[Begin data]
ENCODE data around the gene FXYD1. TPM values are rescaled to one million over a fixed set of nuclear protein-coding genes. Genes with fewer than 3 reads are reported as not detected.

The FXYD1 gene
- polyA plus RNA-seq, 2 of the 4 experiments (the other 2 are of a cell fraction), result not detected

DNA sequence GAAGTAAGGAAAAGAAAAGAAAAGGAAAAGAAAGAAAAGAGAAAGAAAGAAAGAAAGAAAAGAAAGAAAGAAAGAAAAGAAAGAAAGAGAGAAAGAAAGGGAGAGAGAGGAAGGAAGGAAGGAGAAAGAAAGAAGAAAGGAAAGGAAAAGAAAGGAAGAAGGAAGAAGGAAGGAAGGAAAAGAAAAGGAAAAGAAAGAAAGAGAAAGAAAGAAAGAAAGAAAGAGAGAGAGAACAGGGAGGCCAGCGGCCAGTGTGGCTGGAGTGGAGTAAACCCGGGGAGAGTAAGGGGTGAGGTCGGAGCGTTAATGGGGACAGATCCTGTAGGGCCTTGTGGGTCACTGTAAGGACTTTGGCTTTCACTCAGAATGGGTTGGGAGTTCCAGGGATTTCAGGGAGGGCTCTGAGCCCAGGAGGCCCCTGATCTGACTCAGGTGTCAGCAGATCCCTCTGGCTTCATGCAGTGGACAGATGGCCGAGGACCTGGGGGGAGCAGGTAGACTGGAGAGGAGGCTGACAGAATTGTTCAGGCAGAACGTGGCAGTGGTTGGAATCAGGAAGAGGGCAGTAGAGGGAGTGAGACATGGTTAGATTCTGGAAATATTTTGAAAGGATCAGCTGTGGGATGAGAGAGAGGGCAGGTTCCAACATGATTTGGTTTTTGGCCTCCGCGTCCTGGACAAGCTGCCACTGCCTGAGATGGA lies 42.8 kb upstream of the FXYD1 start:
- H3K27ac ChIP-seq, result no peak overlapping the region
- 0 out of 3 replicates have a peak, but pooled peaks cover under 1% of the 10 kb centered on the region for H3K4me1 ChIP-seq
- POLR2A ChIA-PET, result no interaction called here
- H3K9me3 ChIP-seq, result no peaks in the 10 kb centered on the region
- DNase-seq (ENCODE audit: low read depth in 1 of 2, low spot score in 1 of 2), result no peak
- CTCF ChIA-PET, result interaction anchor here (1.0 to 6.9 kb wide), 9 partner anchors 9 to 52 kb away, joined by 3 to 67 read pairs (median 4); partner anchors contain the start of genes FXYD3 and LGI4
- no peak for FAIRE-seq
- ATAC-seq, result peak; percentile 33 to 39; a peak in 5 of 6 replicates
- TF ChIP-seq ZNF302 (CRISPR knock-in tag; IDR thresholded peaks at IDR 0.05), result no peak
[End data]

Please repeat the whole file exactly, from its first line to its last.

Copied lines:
ENCODE data around the gene FXYD1. TPM values are rescaled to one million over a fixed set of nuclear protein-coding genes. Genes with fewer than 3 reads are reported as not detected.

The FXYD1 gene
- polyA plus RNA-seq, 2 of the 4 experiments (the other 2 are of a cell fraction), result not detected

DNA sequence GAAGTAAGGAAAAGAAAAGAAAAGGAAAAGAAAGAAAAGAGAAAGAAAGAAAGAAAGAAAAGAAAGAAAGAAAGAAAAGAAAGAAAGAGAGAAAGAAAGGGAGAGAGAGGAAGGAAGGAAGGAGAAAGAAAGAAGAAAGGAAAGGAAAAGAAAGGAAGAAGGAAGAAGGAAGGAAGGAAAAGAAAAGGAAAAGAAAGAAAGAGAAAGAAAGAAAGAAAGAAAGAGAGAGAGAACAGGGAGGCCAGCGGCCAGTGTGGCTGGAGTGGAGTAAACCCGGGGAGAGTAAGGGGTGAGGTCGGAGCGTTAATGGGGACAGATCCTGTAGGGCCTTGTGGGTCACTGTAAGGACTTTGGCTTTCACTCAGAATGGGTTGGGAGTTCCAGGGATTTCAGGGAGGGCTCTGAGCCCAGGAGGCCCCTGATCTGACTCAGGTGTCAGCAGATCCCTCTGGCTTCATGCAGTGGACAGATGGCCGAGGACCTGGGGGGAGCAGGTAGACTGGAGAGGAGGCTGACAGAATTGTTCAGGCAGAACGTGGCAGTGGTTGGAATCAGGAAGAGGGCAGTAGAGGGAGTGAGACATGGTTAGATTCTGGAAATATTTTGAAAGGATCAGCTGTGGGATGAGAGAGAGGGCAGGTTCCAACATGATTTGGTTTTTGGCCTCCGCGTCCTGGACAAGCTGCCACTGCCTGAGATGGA lies 42.8 kb upstream of the FXYD1 start:
- H3K27ac ChIP-seq, result no peak overlapping the region
- 0 out of 3 replicates have a peak, but pooled peaks cover under 1% of the 10 kb centered on the region for H3K4me1 ChIP-seq
- POLR2A ChIA-PET, result no interaction called here
- H3K9me3 ChIP-seq, result no peaks in the 10 kb centered on the region
- DNase-seq (ENCODE audit: low read depth in 1 of 2, low spot score in 1 of 2), result no peak
- CTCF ChIA-PET, result interaction anchor here (1.0 to 6.9 kb wide), 9 partner anchors 9 to 52 kb away, joined by 3 to 67 read pairs (median 4); partner anchors contain the start of genes FXYD3 and LGI4
- no peak for FAIRE-seq
- ATAC-seq, result peak; percentile 33 to 39; a peak in 5 of 6 replicates
- TF ChIP-seq ZNF302 (CRISPR knock-in tag; IDR thresholded peaks at IDR 0.05), result no peak